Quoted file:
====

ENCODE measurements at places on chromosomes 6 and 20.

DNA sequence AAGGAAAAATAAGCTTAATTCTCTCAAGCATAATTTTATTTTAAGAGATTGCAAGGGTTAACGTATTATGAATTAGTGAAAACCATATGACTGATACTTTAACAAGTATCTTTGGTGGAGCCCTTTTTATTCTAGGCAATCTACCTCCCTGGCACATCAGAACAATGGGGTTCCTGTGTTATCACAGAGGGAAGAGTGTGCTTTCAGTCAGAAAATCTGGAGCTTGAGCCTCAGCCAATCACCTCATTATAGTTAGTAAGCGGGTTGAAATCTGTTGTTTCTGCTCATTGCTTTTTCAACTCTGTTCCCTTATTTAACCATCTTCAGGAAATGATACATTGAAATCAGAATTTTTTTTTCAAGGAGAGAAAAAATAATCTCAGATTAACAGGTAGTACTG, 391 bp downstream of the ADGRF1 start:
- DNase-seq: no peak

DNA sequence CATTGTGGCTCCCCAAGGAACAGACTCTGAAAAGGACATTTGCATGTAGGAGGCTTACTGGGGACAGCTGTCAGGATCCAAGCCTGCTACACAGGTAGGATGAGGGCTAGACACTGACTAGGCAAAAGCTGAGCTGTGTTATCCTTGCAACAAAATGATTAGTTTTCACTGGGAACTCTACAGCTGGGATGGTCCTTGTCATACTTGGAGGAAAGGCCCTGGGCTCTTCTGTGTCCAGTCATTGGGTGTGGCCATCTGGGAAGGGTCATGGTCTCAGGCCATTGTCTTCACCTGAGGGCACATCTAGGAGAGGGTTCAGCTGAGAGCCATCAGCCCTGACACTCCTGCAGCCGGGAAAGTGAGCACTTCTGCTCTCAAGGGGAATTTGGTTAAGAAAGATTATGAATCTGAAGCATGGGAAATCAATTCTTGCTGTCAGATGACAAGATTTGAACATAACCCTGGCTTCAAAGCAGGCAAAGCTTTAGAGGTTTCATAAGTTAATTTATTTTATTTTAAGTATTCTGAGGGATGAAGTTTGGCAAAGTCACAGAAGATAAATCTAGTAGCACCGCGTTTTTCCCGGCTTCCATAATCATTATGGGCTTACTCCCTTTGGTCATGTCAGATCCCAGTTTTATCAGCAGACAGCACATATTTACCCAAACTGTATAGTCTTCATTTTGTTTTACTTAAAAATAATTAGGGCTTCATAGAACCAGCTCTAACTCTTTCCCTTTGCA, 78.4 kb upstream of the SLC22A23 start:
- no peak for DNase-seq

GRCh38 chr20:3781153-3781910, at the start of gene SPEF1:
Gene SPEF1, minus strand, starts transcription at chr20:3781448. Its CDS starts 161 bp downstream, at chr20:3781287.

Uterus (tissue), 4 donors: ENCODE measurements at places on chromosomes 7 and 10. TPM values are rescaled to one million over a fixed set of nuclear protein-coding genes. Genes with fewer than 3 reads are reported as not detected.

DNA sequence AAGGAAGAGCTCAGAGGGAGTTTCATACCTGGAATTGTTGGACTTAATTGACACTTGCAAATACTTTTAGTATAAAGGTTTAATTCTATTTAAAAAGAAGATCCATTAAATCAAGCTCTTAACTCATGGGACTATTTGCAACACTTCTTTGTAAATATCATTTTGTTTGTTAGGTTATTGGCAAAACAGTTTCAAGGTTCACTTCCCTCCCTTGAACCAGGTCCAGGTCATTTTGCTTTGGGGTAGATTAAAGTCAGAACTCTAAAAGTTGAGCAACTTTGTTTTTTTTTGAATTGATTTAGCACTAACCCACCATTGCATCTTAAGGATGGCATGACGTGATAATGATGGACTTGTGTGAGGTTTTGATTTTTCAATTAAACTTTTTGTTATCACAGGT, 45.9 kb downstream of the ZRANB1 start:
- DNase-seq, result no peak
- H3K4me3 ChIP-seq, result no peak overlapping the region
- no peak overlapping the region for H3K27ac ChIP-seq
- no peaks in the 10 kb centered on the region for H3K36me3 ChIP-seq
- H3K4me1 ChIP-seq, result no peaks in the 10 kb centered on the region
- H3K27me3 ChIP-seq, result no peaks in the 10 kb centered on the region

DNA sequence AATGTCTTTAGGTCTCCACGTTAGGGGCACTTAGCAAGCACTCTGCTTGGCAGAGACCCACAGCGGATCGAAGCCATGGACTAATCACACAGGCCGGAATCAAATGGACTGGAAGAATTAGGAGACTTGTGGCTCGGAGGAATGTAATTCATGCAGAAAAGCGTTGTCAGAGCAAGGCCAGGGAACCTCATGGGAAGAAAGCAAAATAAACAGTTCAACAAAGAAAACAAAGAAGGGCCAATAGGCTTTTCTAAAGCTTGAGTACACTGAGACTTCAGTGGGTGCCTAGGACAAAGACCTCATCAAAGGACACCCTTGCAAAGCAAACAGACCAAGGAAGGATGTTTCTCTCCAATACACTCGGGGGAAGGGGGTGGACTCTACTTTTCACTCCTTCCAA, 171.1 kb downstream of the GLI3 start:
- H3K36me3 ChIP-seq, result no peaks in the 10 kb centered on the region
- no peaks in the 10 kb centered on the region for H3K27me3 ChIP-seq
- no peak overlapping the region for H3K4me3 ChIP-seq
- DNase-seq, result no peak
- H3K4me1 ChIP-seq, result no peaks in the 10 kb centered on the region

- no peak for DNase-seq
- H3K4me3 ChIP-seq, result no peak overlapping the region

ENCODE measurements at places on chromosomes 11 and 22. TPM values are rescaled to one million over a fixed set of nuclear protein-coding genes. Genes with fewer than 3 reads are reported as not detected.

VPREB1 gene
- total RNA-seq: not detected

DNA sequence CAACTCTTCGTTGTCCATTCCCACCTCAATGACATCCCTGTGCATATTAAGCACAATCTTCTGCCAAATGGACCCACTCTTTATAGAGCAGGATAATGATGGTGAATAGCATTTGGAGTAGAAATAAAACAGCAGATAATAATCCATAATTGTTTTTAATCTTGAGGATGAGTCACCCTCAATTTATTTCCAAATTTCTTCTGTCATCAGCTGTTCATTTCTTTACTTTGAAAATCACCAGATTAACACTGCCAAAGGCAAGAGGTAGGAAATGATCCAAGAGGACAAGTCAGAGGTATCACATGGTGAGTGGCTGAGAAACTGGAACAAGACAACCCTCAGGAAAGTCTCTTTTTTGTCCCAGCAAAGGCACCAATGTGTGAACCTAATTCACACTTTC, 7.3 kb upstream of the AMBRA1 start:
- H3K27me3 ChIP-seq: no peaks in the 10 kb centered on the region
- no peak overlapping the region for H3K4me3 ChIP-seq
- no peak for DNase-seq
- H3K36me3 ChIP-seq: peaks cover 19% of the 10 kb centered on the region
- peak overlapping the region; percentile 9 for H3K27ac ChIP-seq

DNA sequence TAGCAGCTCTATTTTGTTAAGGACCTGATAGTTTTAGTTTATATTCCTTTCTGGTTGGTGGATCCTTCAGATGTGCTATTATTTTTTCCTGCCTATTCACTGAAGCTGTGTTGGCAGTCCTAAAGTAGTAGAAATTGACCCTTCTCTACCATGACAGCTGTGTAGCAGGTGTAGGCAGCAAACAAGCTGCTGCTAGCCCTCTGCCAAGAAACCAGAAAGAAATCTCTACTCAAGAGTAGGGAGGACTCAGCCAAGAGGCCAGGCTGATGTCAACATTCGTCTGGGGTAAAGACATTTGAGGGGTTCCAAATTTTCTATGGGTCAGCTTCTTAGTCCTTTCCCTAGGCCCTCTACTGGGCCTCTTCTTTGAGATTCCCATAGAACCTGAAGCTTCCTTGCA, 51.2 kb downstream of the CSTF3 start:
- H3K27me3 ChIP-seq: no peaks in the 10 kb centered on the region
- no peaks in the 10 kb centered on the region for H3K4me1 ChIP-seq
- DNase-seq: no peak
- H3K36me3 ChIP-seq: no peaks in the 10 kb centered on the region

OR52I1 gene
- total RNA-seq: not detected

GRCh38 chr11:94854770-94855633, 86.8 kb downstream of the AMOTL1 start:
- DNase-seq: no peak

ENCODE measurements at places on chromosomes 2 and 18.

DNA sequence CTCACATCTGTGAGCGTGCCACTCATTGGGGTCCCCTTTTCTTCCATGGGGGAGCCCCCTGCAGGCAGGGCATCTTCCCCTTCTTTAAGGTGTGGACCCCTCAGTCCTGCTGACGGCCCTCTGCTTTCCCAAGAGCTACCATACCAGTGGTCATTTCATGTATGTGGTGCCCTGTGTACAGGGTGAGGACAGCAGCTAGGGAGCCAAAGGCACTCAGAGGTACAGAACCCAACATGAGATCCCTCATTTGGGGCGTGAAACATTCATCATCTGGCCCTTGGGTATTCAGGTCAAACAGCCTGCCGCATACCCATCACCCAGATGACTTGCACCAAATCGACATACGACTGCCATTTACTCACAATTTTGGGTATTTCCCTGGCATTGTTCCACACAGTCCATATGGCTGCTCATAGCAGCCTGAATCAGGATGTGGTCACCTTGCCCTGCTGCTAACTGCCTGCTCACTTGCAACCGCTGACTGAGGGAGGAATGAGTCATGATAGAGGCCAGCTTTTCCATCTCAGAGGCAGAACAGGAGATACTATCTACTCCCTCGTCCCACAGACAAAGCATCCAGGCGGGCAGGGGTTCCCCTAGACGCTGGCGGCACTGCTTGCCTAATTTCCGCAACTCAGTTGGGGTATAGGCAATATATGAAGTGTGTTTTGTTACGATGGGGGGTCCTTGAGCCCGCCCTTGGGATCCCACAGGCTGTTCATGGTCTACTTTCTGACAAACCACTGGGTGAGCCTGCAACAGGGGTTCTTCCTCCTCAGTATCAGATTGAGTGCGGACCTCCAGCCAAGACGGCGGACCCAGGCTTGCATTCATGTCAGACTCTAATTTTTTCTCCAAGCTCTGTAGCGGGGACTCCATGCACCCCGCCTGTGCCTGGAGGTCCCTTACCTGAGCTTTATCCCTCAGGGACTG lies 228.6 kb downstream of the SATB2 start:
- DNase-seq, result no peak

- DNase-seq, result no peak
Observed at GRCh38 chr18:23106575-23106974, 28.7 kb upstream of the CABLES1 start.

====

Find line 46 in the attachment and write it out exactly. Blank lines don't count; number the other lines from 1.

Observed at GRCh38 chr18:23106575-23106974, 28.7 kb upstream of the CABLES1 start.